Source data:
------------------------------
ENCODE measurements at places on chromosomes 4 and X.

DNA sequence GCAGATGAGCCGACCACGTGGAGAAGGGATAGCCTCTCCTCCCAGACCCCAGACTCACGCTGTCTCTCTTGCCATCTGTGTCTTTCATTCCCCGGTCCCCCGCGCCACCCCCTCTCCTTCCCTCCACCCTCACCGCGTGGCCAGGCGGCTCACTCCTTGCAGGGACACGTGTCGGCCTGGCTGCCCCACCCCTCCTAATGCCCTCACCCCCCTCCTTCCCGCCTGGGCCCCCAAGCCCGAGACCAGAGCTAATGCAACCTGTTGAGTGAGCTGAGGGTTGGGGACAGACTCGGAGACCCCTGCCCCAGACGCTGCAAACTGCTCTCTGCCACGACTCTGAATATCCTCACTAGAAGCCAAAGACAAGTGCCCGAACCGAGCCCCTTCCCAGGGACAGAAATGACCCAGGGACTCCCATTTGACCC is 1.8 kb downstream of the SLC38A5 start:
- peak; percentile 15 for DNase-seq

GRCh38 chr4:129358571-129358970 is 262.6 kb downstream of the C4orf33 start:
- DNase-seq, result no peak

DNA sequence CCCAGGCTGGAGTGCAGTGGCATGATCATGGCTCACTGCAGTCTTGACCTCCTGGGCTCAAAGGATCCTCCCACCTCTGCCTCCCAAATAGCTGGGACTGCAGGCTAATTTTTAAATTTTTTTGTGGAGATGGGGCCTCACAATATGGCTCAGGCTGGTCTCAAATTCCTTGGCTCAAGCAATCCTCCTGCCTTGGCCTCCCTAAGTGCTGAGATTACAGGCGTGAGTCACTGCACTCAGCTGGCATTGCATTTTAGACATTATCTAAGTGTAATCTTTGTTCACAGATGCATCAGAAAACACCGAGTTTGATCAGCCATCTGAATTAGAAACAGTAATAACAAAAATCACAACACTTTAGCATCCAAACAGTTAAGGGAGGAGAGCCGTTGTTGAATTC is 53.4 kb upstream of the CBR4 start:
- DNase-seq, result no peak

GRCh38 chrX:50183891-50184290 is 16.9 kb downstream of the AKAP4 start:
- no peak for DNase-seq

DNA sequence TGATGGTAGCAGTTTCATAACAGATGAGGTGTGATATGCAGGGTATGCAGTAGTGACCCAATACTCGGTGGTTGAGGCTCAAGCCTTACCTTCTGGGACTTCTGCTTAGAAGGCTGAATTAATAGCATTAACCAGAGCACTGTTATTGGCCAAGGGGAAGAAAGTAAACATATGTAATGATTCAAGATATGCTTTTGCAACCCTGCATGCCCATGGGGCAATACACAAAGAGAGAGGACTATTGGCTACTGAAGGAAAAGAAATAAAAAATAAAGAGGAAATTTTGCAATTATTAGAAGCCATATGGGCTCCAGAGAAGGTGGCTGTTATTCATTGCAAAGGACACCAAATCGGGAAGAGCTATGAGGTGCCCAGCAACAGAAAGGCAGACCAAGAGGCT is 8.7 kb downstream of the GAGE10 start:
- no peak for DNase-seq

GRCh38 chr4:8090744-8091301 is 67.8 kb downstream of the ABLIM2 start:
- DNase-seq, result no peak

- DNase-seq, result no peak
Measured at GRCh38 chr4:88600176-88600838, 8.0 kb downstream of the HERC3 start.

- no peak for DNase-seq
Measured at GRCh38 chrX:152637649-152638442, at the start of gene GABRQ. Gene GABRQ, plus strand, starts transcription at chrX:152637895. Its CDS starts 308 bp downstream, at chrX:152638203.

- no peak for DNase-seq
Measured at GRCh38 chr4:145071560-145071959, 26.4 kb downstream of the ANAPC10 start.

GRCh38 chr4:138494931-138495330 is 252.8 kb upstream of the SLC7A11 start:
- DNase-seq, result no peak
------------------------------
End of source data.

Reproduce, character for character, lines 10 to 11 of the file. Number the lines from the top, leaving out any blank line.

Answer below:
DNA sequence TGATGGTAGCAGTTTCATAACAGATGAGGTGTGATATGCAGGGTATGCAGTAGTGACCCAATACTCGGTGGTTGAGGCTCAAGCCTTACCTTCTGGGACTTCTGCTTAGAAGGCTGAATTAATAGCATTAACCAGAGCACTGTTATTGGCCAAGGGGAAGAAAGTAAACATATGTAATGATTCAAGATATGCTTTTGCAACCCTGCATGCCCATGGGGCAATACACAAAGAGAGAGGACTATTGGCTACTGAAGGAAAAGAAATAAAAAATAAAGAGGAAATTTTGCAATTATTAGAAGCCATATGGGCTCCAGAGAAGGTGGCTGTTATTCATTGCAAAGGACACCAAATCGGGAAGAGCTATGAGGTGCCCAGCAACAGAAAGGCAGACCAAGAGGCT is 8.7 kb downstream of the GAGE10 start:
- no peak for DNase-seq